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liable to all the vices which wealth and indolence engender. Hence it happens, when any extraordinary example of turpitude comes to light, it is remarkable a member of the Church establishment is not implicated in the transaction. No one can read the newspapers without being convinced of the fact; the police reports being often filled with details of clerical delinquency. When there is an instance of magisterial oppression, or monstrous unnatural crime, it is surprising if some father in God, some venerable archdeacon, some very reverend dean, or some other reverend and holy. person, be not accused or suspected. In this respect the Established Clergy resemble the clergy of the church of Rome before the reformation; it is known that the catholic priesthood in the fourteenth century exceeded all other classes in the licentiousness of their lives, their oppression, and rapacity; it is known, too, that their vices arose from the immense wealth they enjoyed, and that this wealth was the ultimate cause of their downfal.
To the Church of England, in the abstract, we have no particular objection; we only object to the abuses that exist in its administration. We object to the greatness of its possessions, to which it has no just claim, and which possessions are oppressive to the people, and injurious to the most useful part of the clergy. We object, also, to the abuse of church patronage, to clerical sinecures, and to the unequal manner in which the ecclesiastical revenues are divided. It is these classes of abuse we are going to expose; and, as we have a good deal to say of each, it may be proper to state our arrangement of the subject. First, we shall show that Church property is public property, and available for public objects. Secondly, we shall treat on the various Emoluments of the Clergy, from tithes, church fees, public charities, and other sources. Thirdly, of Church Patronage and its perversion to political and family objects. Fourthly, of Church Discipline. Fifthly, we shall compare the principles and revenues of the Established Church of England with the Established Churches of other countries. Lastly, we shall give an Alphabetical List of all the Pluralists in England and Wales, showing the number of livings and other preferments held by each individual, and the names of their patrons, their family connexions and influence. A full exposition of these topics will hardly leave any thing further to be desired in respect of the Church Establishment. First and foremost then, that
Church Property is Public Property. No one contends now that Tithe is of divine authority; even Bishop BeresFORD has given up the position. There never was a religion, either Jew or
Gentile,that could legally claim a tenth of the yearly produce of land and labour.
For the clergy to be entitled to a tenth, they ought to form one-tenth of the i population ; but there never was a mode of worship which required one
tenth of the people to be teachers and ministers. The tribe of Levi had a i tenth, because they formed a tenth of the population, and had no other
inheritance; but Aaron and his sons had only a tenth of that tenth, so that the clergy received no more than the hundredth part, the remainder being for other uses, for the rest of the Levites, for the poor, the stranger, the widow, the orphan, and the temple.
Christianity contains less authority for tithe than Judaism. Christ and his Apostles unceasingly taught poverty and humility to their followers, and contempt of worldly goods. Hear their exhortations : “ Carry neither scrip nor shoes; into whatever house ye enter, say, Peace.” “ Take no care what ye shall eat, nor what ye shall drink, nor for your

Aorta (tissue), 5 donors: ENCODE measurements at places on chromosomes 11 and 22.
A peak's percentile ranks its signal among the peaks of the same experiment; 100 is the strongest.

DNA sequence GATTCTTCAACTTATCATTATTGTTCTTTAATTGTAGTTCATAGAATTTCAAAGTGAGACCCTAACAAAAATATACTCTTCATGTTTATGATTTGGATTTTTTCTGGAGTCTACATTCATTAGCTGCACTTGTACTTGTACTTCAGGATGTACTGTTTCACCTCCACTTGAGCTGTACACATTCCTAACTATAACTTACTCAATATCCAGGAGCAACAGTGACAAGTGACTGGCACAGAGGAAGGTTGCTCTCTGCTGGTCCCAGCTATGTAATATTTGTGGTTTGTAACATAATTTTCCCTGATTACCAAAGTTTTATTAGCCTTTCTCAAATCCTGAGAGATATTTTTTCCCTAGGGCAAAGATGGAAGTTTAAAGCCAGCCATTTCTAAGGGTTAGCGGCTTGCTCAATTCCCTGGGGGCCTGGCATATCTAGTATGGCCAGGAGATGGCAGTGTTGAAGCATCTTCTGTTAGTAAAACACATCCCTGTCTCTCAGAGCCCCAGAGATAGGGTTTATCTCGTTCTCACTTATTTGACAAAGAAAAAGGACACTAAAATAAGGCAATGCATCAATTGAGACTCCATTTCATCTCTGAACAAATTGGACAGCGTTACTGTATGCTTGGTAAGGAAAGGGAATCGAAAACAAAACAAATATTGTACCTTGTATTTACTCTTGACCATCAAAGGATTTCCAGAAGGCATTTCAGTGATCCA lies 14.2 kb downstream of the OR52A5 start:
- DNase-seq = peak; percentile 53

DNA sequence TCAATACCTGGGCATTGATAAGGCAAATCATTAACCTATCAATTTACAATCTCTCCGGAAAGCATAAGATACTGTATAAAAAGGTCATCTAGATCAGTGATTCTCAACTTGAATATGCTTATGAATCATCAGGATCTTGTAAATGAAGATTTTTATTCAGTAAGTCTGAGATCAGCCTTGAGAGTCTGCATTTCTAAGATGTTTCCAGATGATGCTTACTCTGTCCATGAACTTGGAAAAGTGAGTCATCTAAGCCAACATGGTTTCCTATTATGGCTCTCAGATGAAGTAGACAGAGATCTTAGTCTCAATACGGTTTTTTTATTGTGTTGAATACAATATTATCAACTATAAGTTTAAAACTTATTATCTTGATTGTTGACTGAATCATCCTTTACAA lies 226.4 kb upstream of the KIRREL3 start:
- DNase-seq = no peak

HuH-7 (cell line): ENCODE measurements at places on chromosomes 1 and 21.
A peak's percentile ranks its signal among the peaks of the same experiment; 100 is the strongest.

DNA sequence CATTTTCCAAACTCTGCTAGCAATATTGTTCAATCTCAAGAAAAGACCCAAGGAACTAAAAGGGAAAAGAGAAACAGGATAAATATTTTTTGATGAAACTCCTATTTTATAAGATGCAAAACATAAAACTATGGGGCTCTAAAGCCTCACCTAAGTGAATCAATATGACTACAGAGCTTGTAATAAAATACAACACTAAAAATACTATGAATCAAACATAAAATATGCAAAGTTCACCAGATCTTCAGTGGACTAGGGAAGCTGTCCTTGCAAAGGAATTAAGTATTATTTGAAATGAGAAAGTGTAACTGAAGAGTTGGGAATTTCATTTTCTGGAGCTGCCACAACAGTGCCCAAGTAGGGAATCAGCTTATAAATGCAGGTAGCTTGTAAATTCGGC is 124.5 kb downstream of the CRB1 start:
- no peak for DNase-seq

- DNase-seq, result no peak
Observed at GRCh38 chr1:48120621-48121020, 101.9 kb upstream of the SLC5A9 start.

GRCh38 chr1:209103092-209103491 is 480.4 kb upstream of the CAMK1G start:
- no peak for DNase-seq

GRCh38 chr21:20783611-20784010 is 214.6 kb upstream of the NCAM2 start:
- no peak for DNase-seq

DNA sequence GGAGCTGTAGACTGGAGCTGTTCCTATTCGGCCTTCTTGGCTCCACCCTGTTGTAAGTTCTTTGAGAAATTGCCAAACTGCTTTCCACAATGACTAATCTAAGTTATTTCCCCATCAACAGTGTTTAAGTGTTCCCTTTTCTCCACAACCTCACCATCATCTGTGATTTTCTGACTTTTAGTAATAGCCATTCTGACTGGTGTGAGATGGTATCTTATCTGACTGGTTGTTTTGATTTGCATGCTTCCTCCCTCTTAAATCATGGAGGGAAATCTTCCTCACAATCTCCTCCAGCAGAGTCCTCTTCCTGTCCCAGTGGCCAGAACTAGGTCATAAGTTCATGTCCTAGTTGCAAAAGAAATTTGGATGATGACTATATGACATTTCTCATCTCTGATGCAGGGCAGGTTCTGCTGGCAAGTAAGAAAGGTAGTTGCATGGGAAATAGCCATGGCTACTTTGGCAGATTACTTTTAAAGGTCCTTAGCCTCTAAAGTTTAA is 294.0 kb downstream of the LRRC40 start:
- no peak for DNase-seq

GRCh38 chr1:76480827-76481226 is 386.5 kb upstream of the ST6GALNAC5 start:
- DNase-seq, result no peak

shall put on.” “Beware of covetousness ; seek not what ye shall eat, but seek the kingdom of God.” “Give alms; provide yourselves with bags that wax not old, a treasure in Heaven that faileth not.” Again, “ Distribute unto the poor, and seek treasures in Heaven." And, again,
"Take care that your hearts be not charged with surfeiting and drunkenness, and the cares of this life.”
In all this there is no authority for tithing, and the fathers of the Church were equally hostile to this species of extortion. The council of Antioch,
in the fourth century, allowed the bishops to distribute the goods of the i Church, but to have no part to themselves.
“ Have food and raiment, be therewith content,” says the canon. It was only as real Christianity declined that tithing began. When the simple worship of Christ was corrupted by the adoption of Jewish and Pagan ceremonies; when the Saints and Martyrs were put in the room of the Heathen Deities; when the altars, the bishops, prebends, and other corruptions were introduced; then tithes commenced to support the innovations on the primitive faith. They were first demanded as charity, and held as a trust for the poor. They were introduced into England by murder ; Offa, king of Mercia, granted the tithe of his subjects' goods to expiate the murder of Ethelbert, king of the East Angles. In France, in England, and probably in all Christian countries, they were divided into four portions; one for the bishop, one for the poor, one for the repair of the Church, and one for the priest.
They have heen always considered the property of the State, as well as other branches of ecclesiastical revenue. This position clearly appears froin the proceedings at the reformation of the Church, in the reign of Henry VIII. At that period a commission was appointed to investigate
the abuses of the Church; a return was made of the value of all monasteries and religious houses, of parochial livings, episcopal and cathedral dignitaries, and every other species of ecclesiastical revenue, and the whole entered in a book called Liber Regalis, or the King's Book. It is the only authentic survey of the revenues of the Church; and the result was an entire new disposition of ecclesiastical property. Large masses of it were given to courtiers and noblemen; a portion of it was retained in the hands of the king; and the remainder appropriated to the maintenance of the reformed religion. It is calculated one-fourth of the tithes and abbeylands passed into the hands of laymen. No claim appears to have been set